Five years ago, the U.S. Army established the Blue to Green program, in an attempt to persuade some of 30,000 navy and air force personnel being laid off (as the navy and air force cut their strength), to move over to the army. It was expected that at least 3,500 sailors and airmen would switch. Didn't work out that way, as they have only gotten about 200-300 a year. The biggest obstacle seems to be cultural. The navy and air force troops are not used to deploying (being sent overseas and living rough while over there), as much as the army does. Media coverage of army non-combat troops engaged in combat was also a big turn off. People don't join the navy or air force for that sort of thing.
Two years ago, with thousands of U.S. Air Force and Navy officers being laid off, the army increased the bonus for those unemployed officers willing to enter the Blue to Green program. The transferred officers would receive a $10,000 bonus (four times the previous amount) once they completed their training. The army was particularly interested in junior officers (O-2 and O-3, and some junior O-4s), who were willing to train for infantry, armor and artillery service. The army was also looking for officers who already are working in supply or human resources jobs. This didn't work well either.
The army then changed their pitch, pointing out that most non-combat troops in Iraq and Afghanistan are not involved in any combat. But if you are in a transportation or military police unit, you can expect to get shot at. Most of the navy and air force people considering finishing their twenty year careers (and getting a half pay pension) by transferring to the army (with their rank and time in service intact) are not in transportation or military police jobs, but other non-combat skills that will keep them away from the fighting. But there's still that business about, "going into the field" (everyone gets in a vehicle and goes "camping" for a few days, or more.) Culture clash is only one of the things killing "Blue to Green." A robust civilian job market, which was eager to hire the well trained and disciplined sailors and airmen, provided an attractive alternative to the army. Until recently, anyway.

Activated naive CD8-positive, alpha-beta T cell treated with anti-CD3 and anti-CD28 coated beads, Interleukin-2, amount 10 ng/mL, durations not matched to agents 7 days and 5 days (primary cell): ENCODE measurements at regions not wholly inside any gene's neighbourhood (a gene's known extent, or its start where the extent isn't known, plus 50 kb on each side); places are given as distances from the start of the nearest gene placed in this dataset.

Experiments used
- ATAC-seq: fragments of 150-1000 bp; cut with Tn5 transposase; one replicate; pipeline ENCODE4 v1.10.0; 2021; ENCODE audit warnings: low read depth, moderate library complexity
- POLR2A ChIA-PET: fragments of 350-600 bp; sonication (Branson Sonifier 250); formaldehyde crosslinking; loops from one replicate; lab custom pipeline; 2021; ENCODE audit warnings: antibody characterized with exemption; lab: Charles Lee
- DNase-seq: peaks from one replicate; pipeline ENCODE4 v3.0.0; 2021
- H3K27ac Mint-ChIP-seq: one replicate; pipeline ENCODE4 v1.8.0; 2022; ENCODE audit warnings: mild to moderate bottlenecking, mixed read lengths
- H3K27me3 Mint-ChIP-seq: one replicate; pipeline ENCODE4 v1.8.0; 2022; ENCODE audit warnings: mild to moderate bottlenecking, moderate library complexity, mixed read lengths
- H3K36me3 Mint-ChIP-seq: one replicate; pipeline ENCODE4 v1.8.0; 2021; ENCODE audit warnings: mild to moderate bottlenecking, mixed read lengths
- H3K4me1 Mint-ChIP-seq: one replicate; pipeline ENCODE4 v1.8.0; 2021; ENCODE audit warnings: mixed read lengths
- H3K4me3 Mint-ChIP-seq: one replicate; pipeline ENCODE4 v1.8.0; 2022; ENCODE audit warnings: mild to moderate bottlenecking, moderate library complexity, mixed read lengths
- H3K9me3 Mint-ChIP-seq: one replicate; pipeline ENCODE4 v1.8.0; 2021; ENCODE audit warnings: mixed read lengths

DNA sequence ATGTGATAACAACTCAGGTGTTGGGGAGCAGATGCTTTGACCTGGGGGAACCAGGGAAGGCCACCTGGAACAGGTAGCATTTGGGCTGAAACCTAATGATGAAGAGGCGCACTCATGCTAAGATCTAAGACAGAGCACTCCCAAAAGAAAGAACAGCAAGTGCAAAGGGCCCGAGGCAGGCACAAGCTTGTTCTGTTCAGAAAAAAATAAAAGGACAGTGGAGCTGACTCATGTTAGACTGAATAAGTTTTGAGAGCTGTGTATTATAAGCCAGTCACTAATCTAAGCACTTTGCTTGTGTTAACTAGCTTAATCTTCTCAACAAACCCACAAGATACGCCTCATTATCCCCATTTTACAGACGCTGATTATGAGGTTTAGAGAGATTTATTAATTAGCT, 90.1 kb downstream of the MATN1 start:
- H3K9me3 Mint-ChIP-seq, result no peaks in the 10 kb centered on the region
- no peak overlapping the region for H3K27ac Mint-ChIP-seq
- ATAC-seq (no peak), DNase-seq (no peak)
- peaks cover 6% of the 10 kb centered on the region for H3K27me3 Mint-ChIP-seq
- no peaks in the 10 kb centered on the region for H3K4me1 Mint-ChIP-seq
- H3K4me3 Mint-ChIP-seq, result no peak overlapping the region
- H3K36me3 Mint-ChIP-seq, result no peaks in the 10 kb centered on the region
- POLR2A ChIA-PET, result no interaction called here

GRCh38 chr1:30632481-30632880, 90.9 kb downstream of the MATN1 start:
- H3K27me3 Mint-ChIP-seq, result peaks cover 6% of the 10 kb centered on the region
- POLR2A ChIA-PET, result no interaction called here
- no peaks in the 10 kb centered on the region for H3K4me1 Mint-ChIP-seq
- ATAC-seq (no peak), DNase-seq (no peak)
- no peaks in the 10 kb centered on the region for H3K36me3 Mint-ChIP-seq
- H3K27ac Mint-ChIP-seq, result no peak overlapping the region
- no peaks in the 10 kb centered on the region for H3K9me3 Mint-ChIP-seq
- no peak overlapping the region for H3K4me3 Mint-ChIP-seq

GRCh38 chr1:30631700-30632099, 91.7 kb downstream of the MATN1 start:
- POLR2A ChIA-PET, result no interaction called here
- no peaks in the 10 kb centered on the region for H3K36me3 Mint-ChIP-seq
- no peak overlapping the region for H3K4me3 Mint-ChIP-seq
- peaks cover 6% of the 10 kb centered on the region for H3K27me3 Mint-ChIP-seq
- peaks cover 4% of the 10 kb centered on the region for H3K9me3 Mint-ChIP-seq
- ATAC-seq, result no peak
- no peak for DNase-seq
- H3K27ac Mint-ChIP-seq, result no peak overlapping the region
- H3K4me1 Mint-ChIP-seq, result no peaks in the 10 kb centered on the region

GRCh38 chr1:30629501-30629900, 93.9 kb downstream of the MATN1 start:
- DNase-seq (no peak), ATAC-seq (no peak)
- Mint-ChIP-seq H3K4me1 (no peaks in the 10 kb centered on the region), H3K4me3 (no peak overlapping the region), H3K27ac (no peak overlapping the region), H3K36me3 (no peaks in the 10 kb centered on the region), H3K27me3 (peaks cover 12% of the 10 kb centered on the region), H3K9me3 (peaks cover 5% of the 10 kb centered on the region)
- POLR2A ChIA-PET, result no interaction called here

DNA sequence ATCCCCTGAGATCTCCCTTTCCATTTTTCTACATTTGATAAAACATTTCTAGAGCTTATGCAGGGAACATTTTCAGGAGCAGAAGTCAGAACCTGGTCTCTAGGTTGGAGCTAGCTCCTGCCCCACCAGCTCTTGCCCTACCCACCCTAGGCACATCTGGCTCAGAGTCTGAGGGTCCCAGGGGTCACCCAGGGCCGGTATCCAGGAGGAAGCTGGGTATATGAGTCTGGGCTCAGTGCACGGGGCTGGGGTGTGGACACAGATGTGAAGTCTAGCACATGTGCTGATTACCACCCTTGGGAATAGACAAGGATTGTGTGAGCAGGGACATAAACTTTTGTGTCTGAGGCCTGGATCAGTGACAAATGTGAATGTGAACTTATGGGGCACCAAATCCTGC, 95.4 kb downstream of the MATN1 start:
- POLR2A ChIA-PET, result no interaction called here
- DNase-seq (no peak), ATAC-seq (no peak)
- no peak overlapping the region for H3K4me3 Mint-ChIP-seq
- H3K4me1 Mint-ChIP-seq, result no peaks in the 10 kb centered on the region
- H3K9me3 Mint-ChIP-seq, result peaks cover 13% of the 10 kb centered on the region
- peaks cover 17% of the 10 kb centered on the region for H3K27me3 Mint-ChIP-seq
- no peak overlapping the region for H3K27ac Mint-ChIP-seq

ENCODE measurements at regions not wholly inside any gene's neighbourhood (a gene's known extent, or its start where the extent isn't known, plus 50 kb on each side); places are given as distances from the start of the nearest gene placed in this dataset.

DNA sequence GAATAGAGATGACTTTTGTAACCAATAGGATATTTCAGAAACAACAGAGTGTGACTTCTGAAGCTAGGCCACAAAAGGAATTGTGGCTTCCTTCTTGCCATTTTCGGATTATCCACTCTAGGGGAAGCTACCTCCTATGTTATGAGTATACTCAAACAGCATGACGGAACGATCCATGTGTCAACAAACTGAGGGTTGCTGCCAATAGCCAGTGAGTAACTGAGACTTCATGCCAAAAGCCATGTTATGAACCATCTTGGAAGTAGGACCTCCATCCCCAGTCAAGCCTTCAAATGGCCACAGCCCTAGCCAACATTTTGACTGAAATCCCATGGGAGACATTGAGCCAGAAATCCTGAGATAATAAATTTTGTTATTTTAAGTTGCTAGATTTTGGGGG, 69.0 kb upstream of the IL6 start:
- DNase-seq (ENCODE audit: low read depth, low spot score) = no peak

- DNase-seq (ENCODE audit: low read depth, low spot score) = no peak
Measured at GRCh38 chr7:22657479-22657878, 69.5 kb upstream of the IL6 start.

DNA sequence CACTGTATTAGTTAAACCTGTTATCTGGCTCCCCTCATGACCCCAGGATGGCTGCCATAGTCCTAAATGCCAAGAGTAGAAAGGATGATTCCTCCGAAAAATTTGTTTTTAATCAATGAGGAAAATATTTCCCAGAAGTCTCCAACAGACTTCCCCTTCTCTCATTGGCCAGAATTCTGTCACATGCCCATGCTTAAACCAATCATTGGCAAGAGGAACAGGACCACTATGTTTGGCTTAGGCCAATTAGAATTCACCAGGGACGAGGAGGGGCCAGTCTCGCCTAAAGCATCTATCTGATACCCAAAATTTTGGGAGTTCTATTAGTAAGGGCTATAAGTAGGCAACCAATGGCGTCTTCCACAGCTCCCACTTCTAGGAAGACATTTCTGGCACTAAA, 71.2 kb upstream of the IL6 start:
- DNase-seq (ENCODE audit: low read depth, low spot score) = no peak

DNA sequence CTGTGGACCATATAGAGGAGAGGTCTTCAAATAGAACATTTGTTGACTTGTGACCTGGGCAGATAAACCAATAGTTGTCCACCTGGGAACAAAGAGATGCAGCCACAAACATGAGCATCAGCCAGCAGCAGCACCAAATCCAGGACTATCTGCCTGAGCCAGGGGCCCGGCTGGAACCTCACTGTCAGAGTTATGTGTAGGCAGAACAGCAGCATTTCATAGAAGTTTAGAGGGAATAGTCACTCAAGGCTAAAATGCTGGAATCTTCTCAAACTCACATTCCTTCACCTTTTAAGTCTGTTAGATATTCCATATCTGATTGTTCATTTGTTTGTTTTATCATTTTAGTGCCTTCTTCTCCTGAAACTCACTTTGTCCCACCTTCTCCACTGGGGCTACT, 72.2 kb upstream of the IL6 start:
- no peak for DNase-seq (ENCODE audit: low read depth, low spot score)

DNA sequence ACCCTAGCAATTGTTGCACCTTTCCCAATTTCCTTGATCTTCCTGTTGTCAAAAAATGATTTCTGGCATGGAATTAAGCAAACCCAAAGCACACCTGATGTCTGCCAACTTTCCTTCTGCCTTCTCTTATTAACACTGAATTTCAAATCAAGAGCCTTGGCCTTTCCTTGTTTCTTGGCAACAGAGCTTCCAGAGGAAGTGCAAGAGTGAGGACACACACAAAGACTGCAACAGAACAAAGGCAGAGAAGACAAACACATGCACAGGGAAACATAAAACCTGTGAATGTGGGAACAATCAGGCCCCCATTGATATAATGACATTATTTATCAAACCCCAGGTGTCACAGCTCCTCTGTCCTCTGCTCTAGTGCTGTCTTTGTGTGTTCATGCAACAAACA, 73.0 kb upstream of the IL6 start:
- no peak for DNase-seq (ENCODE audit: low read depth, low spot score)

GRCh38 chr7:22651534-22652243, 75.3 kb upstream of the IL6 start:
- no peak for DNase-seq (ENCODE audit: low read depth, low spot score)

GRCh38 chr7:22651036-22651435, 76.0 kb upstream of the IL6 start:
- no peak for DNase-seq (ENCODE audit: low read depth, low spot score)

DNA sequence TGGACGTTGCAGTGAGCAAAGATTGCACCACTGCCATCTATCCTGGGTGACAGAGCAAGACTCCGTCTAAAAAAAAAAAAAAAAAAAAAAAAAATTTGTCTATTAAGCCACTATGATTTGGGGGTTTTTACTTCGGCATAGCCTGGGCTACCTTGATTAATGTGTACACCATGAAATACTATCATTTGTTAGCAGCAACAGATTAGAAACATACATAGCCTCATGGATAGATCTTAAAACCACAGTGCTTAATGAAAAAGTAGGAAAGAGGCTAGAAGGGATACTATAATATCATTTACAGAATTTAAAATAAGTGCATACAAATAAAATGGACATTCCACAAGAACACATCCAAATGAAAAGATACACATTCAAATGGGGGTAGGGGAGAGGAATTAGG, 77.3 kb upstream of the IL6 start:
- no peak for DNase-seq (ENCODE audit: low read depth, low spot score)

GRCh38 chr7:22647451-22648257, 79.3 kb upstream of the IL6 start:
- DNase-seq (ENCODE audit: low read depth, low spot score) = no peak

Then came the recession, and transfers became more attractive. So the army continued the program. The sailors and airmen who did make the switch have done well, and brought years of military experience with them. But not all of those willing to make the switch are accepted. While the air force has halted its downsizing program, the navy is still at it, and is trying hard to retain the best, and dump the rest. Thus the army is often faced with a soon to be ex-sailor, who was not one of the best performers over there. But sometimes the army needs the experience, even if it isn't getting peak performance.
While the army is having no problem getting new recruits, experienced NCOs are another matter. It takes years of experience, and that's what 10-15 year veterans of the navy can bring. Some of these petty officers have already served with the army in Iraq or Afghanistan, as part of the Individual Augmentee program. For these sailors, the army is no longer an alien place. The army is also taking advantage of the fact that some young officers and sailors, who have gotten past the first few years of service, are looking for a more demanding military career, with better promotion prospects. Plus, the combat in Iraq has died down, especially for U.S. troops, and far fewer soldiers will be needed in Afghanistan. For laid off sailors seeking shelter from the economic storm, the army looks like a amenable place to be.